Noe Valley Ministry
|+ Noe Valley Ministry | Presbyterian Church, USA | 1270 Sanchez St., San Francisco, CA 94114 +|
Who We Are Today
Supporting Community Programming - Noe Valley Ministry is a House of Community and a progressive Presbyterian House of Prayer. Since its inception over three decades ago, Noe Valley Ministry has reached beyond the walls of its home on Sanchez Street to create a worshipping faith community and a safe place for sharing common interests, serving those in need, working for social justice, appreciating the arts, and working on personal and spiritual challenges. Within its walls has been a wide spectrum of community programming including two musical series, self-help programs, senior citizen services, an array of classes for adults and children, and a co-op nursery school. Serving both San Francisco and the Noe Valley neighborhood, the Ministry has always seen its mission as building and supporting community.
Cultural and Spiritual Diversity - NVM opens its doors to people of all faiths. Not only is its own communion celebrated at an all-inclusive table; it also provides space and support for other faith communities.
Community Outreach - NVM has been the birthplace of many social justice groups and organizations. Our Mercy and Justice Committee actively identifies ways to connect to and help fulfill important needs within the community. It supports a group of local organizations with service and financial contributions. Other support for the needy includes food coupons, participation in food drives, providing meals for homeless and blanket drives. We also have a long history of anti-nuclear demonstrations and marching to support gay rights.
A Tapestry of Art - 1021 Sanchez is known throughout the Bay Area as a venue for musical innovation from contemporary chamber music series to internationally known jazz, folk, pop and Polynesian musicians. In fact, it has provided a stage for many well-known contemporary artists. It is also home to Gallery Sanchez with a full calendar of local artists' exhibitions.
Where Noe Valley Has Been
A Snapshot of the Past - Just to give you a little perspective, here is a superfast three-century history of Noe Valley and the Ministry. Before San Francisco's European settlement, what we know as Noe Valley was occupied by the Costanoan and Ohlone tribes, who hunted, gathered, and lived in temporary tule reed dwellings. It was highly desirable real estate even then as it contained springs and hills for protection from ocean winds and rain.
With the construction of Mission Dolores in 1776, Noe Valley was used agriculturally to support the Mission. In 1845, Mexican Governor Pico granted Jose de Jesus Noe, one of the last Mexican magistrates of Yerba Buena, 4,443-acres that became the San Miguel Rancho. Noe established a ranch on the land and constructed buildings in the valley that now bears his name.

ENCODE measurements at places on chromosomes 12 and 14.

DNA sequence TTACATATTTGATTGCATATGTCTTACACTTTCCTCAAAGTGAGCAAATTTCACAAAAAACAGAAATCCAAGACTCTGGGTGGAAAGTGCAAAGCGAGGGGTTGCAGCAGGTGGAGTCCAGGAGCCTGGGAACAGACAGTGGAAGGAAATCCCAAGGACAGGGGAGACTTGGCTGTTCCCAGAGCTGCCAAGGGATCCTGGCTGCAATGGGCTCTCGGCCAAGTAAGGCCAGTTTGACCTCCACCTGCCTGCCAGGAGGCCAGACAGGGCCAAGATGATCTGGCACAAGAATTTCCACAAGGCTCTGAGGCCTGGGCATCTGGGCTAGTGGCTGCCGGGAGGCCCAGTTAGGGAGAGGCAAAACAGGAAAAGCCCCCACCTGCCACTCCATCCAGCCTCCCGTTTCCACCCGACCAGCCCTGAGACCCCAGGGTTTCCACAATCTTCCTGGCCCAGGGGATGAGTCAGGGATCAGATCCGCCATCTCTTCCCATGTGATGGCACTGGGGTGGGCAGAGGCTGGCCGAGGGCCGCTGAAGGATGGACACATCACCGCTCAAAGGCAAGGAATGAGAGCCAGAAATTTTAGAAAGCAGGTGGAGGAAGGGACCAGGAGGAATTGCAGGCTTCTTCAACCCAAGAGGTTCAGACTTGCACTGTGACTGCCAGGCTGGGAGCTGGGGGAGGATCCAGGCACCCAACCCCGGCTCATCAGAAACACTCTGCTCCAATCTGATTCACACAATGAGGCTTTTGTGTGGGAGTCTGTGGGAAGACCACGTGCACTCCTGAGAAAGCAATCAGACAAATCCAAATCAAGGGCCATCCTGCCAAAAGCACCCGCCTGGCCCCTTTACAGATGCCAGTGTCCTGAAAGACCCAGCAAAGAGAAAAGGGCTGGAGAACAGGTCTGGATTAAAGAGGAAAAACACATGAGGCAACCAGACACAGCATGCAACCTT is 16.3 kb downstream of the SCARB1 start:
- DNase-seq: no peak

In 1853, John Horner purchased Rancho San Miguel from Noe for $200,000. "Horner's Addition" changed from a sparsely populated area of small farms and dairies to a more densely developed neighborhood in the 1880s when it burgeoned with residences, grocery stores, bars, stables, doctors' offices, churches and fire stations. The community was comprised primarily of working class residents. Many of the homes in Noe Valley were constructed by carpenter-builders who charged $290-360 per room for cottages.
Local transportation advanced in tandem with Noe Valley's growing population. The neighborhood was first served by the Macadamized Road, a privately-owned toll road built in 1862. It ran from the vicinity of Mission Dolores to the ocean. In 1877, SF's Board of Supervisors purchased the road to create a free public highway. In the 1880s, the Castro Street and 24th Street cable cars replaced steam-operated transit cars and Noe Valley became better connected to other neighborhoods.
The area was not substantially impacted by the 1906 Earthquake or the fire. In fact, Noe Valley provided water, food and shelter to earthquake refugees from other parts of San Francisco. After the earthquake, the neighborhood experienced another surge of growth as San Francisco's displaced population settled in the undamaged area.
Built in 1881, the Ministry building was in response to a neighborhood request for Sunday School. It has continuously functioned as a Presbyterian church and it was originally called Lebanon Church, from the biblical reference to the cedars of Lebanon. A historically significant building — a prime example of the Victorian Gothic style as the Carpenter Gothic style — it is one of a handful of wood frame churches surviving San Francisco's 1906 disaster.